Image 1: Non-injected chest CT scan. Anterior and middle left mediastinal mass, tissue measuring 108.7×75.1×153.6mm with mass effect on the left upper bronchus with no evidence of invasion

Image2: Intrathoracic mass in our patient in the right lateral decubitus position

Image3: Intrathoracic mass well exposed for excision

Image 4: Tumor removal in progress

Image 5: Release of the last tumor attachments

Image 6: Macroscopic appearance after resection of an anterior mediastinal mass: Tumor mass weighing 616 g and measuring 17 x 10 x 5cm, multilobulated.

 

Discussion

Despite their rarity, thymomas represent 50% of anterior mediastinal tumors [5]. They can occur at any age but affect equally males and females between the ages of 40 - 60 years [2].

The circumstances of discovery are varied. Asymptomatic in 30-50% of cases, thymoma is often discovered incidentally during a radiological examination or even during thoracic surgery [3,6]. The search for pulmonary infectious disease associated with chronic diarrhea and esophageal candidiasis led to the discovery of thymoma in our case.

The thoracic CT scan with contrast medium is the standard diagnostic examination for thymoma [3], a tool for preoperative staging of thymoma [7] conditioning its treatment, for monitoring after its resection [6] but also informing us about its prognosis [7]. An anterior mediastinal mass could already be evoked by the demonstration of a dense and well-limited opacity at the left pericardiac level on the thoracic radiograph. As for the scenographic findings, they allowed us to determine the delimitation of the mass about the neighboring structures and the absence of signs of invasion and therefore the possibility of a total resection. 

The encapsulated thymoma type AB (according to the World Health Organization 2016 classification) found on anatomopathological examination, in our patient, is the most frequent, depending on the series, or the second most frequent thymoma in the literature [8]. The histological classification associated with the staging of the tumor (Masaoka-Koga classification and TNM classification) [1] has a prognostic value. A, AB and B1 tumors have no (stage I and II) to low (stage III) malignant potential [8].

In general, because of the malignant potential of all thymomas, their total resection is preferable [6] and is associated with an excellent prognosis [9] in the short and long term [3]. However, a multidisciplinary consultation is always recommended [10]. For advanced thymoma (Masaoka-Koga stage III and IVA), induction chemotherapy followed by en bloc resection, when a sufficient tumor response is obtained, is performed in a curative approach [10].

The picture of an immune deficiency manifested by chronic diarrhea and esophageal candidiasis is by far the one that could have directed us to thymoma. However, an entity, Good's syndrome [4], has been described in the literature, associating thymoma, acquired hypogammaglobulinemia of the different immunoglobulin classes and, in almost all cases, B lymphocytopenia. The latter may explain the susceptibility to infections [11] and even opportunistic infections similar to those observed in AIDS, in particular cytomegalovirus infections, candidiasis and disseminated tuberculosis [11].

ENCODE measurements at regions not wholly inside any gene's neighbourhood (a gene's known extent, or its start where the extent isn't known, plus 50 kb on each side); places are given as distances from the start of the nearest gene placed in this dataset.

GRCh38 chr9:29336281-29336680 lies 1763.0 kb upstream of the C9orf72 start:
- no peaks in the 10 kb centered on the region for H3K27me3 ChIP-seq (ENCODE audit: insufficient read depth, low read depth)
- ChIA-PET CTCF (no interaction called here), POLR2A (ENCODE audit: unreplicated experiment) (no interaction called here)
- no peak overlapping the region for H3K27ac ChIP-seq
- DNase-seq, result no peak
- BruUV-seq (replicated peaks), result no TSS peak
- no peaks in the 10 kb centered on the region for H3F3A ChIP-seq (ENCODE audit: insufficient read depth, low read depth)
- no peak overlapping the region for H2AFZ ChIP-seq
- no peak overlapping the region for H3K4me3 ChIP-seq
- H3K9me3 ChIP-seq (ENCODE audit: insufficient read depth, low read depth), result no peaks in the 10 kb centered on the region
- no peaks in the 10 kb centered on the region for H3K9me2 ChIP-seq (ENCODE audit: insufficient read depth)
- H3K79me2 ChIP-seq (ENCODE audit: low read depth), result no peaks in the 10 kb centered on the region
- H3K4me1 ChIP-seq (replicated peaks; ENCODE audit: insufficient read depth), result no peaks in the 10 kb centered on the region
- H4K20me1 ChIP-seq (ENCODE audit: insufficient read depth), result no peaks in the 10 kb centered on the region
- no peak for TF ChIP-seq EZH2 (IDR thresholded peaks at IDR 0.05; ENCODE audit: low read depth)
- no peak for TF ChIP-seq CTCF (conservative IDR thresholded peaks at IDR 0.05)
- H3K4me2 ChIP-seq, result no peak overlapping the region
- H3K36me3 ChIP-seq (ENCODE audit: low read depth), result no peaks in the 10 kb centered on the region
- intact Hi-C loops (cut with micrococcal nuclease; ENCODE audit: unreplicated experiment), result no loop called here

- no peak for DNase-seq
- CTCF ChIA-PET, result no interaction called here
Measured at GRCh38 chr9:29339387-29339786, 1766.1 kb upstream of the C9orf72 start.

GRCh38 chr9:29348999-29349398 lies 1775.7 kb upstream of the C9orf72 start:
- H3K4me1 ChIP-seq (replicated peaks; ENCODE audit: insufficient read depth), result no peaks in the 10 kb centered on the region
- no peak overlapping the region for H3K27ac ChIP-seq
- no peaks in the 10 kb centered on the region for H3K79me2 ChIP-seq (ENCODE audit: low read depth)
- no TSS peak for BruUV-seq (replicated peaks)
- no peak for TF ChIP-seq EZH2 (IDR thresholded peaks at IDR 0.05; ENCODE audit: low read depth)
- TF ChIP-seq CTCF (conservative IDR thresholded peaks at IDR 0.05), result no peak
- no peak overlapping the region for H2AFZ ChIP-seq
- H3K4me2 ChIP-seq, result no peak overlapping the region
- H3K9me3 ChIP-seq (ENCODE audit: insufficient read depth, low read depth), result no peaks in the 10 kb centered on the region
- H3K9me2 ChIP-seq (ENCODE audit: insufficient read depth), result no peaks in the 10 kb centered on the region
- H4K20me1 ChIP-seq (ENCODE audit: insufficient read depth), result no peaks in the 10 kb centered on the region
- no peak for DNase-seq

The treatment of choice for thymoma is surgical resection, which is associated with a mortality rate of 2% and a morbidity rate of 20%. In our patient, a left anterolateral thoracotomy thymectomy was performed. This was an en bloc thymectomy extended to the peri-thymic and anterior mediastinal fat respecting the phrenic nerve.

Phrenic nerve preservation is particularly crucial in patients with myasthenia gravis, but increases the risk of local recurrence, without altering patient survival [12]

Sternotomy is another preferred approach by several authors. However, minimally invasive techniques such as video-assisted thoracoscopy and robot-assisted thoracic surgery (technical platform not allowing it locally) are more and more used. In particular, robot-assisted thoracic surgery offers very good exposure and precision in the resection of thymoma [13].

However, Y. Jamilloux et al, in their review of autoimmune diseases associated with thymoma, found that surgical resection did not alter the course of autoimmune manifestations [1]. This could explain the persistence of digestive disorders in our patients after thymectomy. Furthermore, given the significant infectious morbidity in patients with thymoma, immunoglobulin replacement therapy is recommended in those with thymoma with hypogammaglobulinemia and those receiving immunosuppressive therapy, even in the absence of prior infection [11].

 

Conclusion

Thymoma is one of the pathologies to be considered during the assessment of digestive disorders such as chronic diarrhea and vomiting associated with respiratory complaints. Surgical resection may not alter the course of already established autoimmune manifestations and opportunistic infections.


References

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11. Malphettes M, Gérard L, Galicier L, Boutboul D, Asli B, Szalat R, et al. “Good Syndrome: An Adult-Onset Immunodeficiency Remarkable for Its High Incidence of Invasive Infections and Autoimmune Complications”. Clin Infect Dis. 2015;61(2):e13–9.

12. Hamdi S, Mercier O, Fadel E, Mussot S, Fabre D, Ghigna MR, et al. “Is sacrifying the phrenic nerve during thymoma resection worthwhile?” Eur J Cardiothorac Surg 2014; 45:e151-5.